The basic idea behind manipulation is the quiet use of coercion to ignore the will or advice of others in order to gain a favorable outcome (Lutzer, 2003). Manipulation subtly differs from leadership in that leadership is not built upon coercion, but rather leadership is built upon influence and exchange (Northouse, 2015). Leaders who engage in manipulation can survive as long as the followers are not aware of the manipulation. Leadership is based upon trust (Northouse, 2015), and when that trust is eroded leaders will lose their effectiveness and influence.
Spin is a common tactic among leaders in business, political, and religious settings. Spin refers to the embellishing of one’s own actions, importance, influence, or abilities in order to secure some type of gain (Lutzer, 2003). Spin is often done in tandem with other forms of unethical behavior. Robert Greene (2000) encourages individuals to use spin as a method of achieving power and influence. He rationalizes this behavior by propagating the idea that everyone, leaders and followers, engages in spin.
Inappropriate behavior encompasses many different aspects of unethical behavior. From abusing others goodwill and mismanaging funds (Lutzer, 2003), to failing to follow through on a promise, this type of unethical behavior is often a temptation for those in leadership. Examples of this type of behavior can be found in abundance in both large and small scales. For example, President Clinton used his position to solicit sexual favors (Williams & Delli Carpini, 2000), king David used his position to have a lover’s husband killed (2 Sam. 11), and Bernie Madoff created a scheme that stole billions from individual investors (Arvedlund, 2009).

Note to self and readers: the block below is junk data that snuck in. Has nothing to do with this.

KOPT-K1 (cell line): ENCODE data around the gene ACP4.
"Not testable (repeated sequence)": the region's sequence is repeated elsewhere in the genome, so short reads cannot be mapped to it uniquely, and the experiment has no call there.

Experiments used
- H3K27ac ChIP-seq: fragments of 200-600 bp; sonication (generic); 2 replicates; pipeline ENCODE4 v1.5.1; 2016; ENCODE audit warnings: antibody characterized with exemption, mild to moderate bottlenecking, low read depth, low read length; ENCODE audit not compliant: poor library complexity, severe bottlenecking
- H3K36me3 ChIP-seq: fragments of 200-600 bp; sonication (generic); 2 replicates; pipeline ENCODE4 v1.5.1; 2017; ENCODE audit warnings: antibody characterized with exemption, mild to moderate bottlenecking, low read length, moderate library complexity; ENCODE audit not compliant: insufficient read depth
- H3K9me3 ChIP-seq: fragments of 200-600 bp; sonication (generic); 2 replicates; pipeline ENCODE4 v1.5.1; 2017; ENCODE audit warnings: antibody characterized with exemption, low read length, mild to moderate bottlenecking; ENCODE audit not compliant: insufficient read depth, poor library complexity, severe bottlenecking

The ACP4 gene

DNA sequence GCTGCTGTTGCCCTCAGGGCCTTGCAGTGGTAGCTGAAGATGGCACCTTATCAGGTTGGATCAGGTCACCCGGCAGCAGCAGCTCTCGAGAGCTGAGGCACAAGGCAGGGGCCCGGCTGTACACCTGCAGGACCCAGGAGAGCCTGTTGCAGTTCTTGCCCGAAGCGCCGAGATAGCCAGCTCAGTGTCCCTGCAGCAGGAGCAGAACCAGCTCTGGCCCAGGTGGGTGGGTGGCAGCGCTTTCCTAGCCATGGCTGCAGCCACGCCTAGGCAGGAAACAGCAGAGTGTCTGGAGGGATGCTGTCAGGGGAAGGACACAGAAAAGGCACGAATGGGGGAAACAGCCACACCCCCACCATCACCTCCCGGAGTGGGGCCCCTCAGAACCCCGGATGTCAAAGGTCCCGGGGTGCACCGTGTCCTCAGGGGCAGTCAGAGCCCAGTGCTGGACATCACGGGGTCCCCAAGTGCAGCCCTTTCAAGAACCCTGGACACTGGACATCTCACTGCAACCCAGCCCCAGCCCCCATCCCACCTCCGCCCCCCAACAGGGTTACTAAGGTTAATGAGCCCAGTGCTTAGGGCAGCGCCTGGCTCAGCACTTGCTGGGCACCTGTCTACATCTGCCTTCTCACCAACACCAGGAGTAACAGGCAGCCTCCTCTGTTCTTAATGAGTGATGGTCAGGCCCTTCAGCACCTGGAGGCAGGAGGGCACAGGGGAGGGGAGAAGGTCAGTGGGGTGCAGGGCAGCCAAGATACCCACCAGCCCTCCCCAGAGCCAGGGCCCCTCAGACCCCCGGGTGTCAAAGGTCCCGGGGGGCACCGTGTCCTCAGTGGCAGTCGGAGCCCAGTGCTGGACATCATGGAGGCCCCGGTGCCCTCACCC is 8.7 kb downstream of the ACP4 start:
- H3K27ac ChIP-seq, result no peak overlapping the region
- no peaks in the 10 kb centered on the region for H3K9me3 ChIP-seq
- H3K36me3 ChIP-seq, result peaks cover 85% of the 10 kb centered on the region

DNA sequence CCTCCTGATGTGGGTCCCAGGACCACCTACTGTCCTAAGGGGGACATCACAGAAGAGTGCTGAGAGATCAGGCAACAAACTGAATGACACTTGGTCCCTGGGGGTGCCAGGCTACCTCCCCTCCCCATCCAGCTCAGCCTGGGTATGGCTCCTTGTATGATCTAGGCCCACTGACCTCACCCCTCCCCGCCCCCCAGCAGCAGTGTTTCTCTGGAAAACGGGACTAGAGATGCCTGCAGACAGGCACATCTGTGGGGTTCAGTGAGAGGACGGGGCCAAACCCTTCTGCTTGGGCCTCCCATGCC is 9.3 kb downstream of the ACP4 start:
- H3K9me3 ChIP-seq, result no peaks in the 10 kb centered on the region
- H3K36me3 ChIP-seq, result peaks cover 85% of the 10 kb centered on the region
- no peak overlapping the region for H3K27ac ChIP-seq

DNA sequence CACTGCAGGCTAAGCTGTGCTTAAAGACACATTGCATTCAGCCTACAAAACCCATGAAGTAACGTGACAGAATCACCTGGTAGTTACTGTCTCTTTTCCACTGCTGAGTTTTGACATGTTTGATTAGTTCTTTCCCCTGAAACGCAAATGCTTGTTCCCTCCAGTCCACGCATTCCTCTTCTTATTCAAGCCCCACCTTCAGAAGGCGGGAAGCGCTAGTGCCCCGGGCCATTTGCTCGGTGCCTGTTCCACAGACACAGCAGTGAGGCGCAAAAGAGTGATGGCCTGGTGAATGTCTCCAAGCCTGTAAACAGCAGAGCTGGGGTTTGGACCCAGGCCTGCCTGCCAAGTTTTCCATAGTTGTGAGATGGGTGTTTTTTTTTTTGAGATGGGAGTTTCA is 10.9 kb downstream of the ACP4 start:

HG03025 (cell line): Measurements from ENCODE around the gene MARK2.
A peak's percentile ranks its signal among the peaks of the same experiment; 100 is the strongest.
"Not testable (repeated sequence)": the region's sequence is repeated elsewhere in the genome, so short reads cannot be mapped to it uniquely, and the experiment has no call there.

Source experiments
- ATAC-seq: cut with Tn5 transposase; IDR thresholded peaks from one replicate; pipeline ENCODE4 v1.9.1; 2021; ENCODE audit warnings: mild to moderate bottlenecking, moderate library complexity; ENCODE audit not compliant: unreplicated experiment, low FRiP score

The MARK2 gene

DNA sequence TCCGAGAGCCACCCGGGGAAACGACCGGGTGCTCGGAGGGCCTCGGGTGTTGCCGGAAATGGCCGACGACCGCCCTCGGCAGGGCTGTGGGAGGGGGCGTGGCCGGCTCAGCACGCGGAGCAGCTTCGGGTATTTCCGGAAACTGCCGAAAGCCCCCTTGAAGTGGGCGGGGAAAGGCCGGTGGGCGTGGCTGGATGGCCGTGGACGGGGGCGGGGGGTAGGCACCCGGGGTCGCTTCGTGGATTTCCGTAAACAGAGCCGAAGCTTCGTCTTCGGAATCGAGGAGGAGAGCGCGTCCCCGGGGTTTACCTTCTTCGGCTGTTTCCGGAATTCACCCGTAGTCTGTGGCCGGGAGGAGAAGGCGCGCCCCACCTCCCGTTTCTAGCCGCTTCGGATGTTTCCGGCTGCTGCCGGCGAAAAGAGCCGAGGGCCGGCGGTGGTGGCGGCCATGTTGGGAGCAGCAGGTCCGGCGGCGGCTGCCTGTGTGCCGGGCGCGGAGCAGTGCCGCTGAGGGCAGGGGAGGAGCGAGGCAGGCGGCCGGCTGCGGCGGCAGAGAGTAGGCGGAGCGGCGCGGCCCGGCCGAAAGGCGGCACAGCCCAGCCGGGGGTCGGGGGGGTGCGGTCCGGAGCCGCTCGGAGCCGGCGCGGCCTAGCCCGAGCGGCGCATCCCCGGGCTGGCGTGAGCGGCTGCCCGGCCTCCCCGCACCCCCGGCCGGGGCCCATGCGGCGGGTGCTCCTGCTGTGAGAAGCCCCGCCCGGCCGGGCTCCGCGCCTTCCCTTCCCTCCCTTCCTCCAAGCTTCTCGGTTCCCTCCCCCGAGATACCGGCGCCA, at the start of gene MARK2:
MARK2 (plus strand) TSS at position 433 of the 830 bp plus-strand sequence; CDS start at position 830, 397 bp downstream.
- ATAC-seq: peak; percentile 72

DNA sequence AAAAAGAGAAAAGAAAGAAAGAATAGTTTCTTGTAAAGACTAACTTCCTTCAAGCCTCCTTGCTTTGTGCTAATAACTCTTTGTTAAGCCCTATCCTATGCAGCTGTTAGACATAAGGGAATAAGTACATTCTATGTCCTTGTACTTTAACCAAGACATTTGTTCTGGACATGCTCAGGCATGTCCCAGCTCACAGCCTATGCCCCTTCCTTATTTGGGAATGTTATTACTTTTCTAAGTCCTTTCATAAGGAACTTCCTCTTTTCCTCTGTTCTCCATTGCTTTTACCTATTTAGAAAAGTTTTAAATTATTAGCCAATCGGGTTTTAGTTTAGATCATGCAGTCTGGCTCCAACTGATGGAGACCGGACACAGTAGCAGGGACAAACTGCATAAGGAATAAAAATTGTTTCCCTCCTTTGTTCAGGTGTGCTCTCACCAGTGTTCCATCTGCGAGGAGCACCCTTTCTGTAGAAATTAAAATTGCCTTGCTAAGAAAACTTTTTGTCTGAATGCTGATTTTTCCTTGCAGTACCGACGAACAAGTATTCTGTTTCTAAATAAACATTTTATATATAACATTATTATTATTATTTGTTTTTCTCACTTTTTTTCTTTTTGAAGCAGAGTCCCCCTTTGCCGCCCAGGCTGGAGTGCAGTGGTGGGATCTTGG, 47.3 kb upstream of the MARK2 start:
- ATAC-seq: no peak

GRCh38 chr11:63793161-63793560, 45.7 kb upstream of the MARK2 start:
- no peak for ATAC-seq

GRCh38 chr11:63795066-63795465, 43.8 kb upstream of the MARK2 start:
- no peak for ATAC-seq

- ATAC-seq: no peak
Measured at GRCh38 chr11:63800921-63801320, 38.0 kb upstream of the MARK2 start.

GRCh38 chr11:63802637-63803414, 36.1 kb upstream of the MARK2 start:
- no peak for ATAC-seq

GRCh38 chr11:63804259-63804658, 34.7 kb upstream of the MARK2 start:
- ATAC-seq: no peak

Laws censure many types of inappropriate behavior: however, leaders often have the ability to engage in unethical behaviors that are found in the proverbial gray area. Failing to follow through on a promise and attempting to smooth the situation by incorporating spin is a common tactic in the cooperate world. These types of situations have lead to the glut of contractual agreements and the lengthy judiciary process that takes place regularly in modern America.
Thanks to the advent of social media, self-promotion has become rampant to the point of expectation in modern society. Lutzer (2003) defined self-promotion as an individual taking credit for ideas that were not their own. Social media and a general lack of proper citations are key in the increased self-promotion that is occurring regularly across all spectrums of society.
Leaders must make sure to give credit to where credit is due. Eventually, a leaders actions will catch up to them and no matter how much spin is put on a series of events, followers will be upset (Denning, 2011). Taking credit for the ideas and actions of another, especially one’s followers, will quickly drain both creativity and morale.
Preventing Unethical Behavior